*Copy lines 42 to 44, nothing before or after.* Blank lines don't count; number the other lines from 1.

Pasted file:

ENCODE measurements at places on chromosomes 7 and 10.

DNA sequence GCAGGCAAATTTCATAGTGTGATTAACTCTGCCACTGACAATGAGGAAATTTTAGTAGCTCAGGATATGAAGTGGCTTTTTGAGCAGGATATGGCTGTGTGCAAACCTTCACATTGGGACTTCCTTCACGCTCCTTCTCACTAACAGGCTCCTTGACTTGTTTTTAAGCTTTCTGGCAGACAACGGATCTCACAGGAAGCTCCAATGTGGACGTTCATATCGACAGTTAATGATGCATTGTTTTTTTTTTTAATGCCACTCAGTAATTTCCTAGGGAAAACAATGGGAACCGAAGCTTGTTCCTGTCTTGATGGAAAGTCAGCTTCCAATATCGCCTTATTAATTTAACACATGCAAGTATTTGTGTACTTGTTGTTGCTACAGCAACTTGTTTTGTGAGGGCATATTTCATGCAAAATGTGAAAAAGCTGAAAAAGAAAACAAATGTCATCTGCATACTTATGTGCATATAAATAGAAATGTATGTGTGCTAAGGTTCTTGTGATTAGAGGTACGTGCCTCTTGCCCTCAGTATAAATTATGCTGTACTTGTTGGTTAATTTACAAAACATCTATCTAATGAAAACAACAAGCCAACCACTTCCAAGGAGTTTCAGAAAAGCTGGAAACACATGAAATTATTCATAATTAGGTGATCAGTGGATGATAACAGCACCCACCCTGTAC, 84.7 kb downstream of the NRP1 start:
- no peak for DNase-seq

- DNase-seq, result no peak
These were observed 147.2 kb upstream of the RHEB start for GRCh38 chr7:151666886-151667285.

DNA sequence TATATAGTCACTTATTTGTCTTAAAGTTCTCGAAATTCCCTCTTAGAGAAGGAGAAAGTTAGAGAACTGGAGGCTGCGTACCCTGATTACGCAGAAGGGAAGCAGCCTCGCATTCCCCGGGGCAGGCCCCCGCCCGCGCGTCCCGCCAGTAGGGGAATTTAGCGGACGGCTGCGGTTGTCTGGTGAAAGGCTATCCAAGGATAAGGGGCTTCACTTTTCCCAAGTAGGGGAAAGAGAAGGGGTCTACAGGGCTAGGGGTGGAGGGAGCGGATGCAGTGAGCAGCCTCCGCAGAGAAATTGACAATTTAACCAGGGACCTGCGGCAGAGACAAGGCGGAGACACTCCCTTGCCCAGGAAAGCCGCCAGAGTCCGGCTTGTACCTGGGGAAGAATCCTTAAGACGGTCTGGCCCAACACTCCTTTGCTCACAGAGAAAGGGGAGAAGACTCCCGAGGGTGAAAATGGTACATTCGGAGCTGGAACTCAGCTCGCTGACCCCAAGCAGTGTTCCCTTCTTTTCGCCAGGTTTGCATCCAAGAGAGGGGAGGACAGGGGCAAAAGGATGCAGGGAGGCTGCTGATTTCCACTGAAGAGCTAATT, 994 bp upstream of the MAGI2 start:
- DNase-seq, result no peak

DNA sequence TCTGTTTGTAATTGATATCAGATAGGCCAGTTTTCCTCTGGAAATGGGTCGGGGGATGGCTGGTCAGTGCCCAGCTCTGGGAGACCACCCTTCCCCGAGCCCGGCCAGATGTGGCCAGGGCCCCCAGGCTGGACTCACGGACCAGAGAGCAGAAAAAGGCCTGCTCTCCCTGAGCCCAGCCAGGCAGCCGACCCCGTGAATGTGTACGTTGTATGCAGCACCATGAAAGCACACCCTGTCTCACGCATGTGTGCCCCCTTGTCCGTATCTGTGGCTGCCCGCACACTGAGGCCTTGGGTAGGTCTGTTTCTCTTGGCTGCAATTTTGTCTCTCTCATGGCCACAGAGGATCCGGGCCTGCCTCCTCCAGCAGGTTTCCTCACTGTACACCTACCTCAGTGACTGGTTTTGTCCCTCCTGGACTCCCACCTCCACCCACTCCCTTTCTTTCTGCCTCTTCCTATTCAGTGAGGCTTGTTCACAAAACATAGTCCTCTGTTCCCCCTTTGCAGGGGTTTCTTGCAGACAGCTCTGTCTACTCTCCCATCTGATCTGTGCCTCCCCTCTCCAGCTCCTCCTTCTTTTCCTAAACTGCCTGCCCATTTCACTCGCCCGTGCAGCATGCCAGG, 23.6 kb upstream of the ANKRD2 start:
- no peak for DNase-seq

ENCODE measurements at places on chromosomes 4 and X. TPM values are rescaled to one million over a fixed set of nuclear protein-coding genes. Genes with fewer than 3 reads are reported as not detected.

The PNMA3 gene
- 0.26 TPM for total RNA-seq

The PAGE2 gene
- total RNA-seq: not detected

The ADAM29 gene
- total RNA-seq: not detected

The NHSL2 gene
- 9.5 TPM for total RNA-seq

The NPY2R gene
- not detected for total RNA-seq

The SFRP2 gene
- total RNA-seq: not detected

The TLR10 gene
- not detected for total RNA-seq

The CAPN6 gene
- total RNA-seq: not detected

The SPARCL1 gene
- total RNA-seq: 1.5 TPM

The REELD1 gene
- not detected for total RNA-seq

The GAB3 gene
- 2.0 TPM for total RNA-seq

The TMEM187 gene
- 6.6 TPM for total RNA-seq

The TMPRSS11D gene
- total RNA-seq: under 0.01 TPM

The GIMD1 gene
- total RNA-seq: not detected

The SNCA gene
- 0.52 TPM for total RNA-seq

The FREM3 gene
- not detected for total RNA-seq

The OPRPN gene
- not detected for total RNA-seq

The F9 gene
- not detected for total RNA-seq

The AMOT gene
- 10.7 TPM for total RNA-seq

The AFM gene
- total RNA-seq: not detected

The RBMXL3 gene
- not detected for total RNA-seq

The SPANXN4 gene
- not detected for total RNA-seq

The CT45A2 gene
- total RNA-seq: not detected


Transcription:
- not detected for total RNA-seq

The OPRPN gene
- not detected for total RNA-seq